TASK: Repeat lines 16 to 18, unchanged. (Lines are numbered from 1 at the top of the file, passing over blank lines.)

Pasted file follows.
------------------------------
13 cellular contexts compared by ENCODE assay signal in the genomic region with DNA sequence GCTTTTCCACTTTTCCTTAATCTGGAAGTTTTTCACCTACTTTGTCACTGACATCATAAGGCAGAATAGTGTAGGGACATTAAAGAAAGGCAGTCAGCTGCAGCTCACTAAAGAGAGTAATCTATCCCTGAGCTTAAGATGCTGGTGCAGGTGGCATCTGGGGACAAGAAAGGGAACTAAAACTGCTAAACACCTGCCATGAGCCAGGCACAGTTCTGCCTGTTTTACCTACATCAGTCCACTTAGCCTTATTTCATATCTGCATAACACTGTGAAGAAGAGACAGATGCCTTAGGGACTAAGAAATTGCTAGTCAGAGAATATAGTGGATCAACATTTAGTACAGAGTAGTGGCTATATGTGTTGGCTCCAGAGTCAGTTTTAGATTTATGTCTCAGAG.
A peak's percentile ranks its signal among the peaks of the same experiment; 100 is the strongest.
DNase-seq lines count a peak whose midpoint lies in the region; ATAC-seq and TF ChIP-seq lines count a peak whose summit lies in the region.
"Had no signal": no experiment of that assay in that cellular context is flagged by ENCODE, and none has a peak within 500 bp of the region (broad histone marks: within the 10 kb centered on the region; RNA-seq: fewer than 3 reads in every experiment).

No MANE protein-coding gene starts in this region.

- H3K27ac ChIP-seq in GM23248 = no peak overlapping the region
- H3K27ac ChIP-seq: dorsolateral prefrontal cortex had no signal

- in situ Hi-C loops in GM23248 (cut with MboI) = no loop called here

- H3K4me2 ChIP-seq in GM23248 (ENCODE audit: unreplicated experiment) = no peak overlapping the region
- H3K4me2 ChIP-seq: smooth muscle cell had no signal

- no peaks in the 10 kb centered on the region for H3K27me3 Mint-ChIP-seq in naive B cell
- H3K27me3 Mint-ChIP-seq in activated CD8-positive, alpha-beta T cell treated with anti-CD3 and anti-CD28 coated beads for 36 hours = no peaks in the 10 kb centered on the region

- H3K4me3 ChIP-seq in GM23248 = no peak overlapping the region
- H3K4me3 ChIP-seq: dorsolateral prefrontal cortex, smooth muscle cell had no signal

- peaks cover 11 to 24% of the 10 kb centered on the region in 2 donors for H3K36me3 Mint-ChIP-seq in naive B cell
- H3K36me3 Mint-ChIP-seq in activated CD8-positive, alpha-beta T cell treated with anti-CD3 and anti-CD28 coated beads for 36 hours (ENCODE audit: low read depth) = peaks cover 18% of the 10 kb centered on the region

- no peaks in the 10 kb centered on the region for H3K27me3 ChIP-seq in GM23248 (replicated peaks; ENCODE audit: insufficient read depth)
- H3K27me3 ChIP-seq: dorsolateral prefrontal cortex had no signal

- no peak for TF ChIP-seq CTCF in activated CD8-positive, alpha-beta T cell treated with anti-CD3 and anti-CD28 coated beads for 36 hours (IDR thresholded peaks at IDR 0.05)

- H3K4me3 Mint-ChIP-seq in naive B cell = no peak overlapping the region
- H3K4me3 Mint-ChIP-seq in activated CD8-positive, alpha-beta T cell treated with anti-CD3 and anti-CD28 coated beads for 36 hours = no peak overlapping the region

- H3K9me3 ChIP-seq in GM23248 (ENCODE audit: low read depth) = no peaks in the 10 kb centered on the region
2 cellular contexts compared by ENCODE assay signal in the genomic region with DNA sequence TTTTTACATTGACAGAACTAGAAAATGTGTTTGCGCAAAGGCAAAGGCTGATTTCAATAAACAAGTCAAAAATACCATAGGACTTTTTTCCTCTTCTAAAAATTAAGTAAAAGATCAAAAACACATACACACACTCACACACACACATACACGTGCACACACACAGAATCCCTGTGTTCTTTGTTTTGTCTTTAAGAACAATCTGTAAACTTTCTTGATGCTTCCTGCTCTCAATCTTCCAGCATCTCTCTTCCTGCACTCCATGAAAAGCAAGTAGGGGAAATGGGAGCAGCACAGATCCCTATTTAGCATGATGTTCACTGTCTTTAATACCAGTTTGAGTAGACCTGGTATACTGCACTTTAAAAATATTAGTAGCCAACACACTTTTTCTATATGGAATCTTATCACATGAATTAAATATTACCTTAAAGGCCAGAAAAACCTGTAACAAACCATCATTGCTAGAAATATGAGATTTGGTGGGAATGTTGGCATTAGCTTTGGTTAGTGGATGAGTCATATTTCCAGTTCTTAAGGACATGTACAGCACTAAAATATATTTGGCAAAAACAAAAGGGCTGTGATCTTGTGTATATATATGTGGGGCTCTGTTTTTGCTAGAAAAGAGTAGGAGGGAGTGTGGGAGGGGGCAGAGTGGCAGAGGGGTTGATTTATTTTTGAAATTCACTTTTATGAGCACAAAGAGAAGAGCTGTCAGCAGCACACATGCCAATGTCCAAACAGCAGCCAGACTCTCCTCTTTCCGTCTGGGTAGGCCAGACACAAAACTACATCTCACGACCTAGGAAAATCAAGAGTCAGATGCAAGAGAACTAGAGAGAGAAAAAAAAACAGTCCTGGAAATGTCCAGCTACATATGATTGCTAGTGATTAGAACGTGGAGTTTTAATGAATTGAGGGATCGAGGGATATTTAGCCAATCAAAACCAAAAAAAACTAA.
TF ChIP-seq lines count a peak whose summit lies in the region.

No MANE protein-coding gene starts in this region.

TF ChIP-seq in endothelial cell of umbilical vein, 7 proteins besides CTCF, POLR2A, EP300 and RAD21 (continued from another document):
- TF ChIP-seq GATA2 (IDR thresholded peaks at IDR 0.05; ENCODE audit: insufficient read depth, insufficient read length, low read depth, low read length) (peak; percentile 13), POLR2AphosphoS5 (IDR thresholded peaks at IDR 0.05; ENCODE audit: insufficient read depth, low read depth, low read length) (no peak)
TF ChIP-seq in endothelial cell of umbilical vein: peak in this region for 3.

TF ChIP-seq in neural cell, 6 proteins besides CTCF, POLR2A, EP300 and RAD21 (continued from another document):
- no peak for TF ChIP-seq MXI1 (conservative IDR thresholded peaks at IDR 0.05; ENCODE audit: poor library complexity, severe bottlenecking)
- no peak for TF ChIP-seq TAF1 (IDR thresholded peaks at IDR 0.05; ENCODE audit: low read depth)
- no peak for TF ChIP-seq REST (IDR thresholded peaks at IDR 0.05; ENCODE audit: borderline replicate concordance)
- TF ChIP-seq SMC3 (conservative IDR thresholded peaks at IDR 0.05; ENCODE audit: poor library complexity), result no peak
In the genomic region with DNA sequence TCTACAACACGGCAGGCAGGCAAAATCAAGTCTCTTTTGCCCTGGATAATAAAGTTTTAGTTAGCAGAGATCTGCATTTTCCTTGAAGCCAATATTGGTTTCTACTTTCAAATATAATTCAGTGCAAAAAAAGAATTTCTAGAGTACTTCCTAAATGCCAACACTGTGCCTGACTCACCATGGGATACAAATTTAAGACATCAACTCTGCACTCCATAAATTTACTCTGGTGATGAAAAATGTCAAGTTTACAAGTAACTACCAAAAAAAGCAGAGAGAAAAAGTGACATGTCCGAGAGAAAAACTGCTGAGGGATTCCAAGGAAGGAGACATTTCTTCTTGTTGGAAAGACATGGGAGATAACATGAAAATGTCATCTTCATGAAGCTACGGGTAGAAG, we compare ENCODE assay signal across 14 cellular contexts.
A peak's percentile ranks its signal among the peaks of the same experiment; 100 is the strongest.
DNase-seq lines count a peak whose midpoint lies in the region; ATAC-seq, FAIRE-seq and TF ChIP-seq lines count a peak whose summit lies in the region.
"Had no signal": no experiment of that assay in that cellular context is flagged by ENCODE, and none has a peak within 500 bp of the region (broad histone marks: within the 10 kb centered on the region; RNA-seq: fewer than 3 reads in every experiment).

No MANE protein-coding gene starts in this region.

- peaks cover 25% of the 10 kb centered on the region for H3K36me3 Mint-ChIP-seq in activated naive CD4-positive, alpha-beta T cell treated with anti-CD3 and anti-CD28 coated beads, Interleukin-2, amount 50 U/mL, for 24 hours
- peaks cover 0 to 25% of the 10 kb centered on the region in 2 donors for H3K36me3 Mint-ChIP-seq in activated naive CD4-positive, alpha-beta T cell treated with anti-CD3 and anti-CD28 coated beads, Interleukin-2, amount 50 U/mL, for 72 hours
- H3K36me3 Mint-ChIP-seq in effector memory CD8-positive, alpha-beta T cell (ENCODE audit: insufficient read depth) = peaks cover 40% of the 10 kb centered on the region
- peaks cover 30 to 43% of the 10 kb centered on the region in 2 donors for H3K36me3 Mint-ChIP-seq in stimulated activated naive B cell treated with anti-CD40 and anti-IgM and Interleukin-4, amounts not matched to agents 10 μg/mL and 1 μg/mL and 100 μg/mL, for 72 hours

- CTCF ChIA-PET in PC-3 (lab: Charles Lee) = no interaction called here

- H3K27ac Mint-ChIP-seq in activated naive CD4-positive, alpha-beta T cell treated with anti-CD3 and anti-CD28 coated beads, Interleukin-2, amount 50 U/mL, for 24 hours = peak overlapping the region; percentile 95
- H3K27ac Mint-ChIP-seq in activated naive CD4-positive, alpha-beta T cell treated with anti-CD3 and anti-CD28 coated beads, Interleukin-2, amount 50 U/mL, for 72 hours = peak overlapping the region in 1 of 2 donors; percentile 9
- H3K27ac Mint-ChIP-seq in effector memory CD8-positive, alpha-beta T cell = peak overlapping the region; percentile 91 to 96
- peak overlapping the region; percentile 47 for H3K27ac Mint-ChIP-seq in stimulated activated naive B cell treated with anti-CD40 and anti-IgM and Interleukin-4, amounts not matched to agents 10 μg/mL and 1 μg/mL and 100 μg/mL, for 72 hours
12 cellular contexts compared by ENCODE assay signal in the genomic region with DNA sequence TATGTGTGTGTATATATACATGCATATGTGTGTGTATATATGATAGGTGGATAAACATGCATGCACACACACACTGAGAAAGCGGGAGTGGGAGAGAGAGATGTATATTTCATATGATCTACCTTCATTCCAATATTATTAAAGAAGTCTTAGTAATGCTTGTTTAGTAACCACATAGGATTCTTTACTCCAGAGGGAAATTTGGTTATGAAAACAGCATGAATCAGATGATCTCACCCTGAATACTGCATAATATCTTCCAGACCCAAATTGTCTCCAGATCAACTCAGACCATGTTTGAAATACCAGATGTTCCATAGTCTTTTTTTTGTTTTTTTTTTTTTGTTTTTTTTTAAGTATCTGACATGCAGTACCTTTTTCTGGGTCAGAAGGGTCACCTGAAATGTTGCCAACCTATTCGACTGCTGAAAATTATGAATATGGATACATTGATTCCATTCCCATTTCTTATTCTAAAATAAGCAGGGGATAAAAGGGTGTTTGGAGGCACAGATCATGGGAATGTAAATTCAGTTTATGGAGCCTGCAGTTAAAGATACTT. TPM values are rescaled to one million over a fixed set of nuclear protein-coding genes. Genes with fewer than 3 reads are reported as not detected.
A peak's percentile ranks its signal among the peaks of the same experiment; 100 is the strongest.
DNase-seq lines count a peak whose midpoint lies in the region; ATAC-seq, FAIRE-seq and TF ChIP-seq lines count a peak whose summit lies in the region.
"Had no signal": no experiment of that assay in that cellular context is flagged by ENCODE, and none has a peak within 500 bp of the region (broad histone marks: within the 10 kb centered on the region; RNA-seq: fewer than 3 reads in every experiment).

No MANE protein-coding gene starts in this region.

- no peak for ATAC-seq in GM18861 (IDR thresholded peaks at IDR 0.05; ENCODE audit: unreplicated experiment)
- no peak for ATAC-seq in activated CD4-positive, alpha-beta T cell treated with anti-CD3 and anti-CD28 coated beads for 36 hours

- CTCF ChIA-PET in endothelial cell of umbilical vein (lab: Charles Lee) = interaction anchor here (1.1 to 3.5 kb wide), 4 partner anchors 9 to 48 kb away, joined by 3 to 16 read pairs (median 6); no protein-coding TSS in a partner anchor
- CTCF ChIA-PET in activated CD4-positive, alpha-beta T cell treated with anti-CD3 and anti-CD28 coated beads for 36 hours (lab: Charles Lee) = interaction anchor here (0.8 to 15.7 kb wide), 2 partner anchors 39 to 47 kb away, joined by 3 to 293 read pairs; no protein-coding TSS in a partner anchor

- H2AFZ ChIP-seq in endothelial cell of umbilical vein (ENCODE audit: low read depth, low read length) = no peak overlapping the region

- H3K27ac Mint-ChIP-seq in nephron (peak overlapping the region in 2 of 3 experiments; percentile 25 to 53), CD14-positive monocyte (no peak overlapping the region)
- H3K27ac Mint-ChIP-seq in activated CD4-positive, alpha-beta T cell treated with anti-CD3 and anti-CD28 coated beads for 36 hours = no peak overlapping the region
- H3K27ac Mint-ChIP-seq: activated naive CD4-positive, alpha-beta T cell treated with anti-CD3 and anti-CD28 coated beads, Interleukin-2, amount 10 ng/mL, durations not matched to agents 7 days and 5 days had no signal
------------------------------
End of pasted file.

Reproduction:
- H3K36me3 Mint-ChIP-seq in activated CD8-positive, alpha-beta T cell treated with anti-CD3 and anti-CD28 coated beads for 36 hours (ENCODE audit: low read depth) = peaks cover 18% of the 10 kb centered on the region

- no peaks in the 10 kb centered on the region for H3K27me3 ChIP-seq in GM23248 (replicated peaks; ENCODE audit: insufficient read depth)
- H3K27me3 ChIP-seq: dorsolateral prefrontal cortex had no signal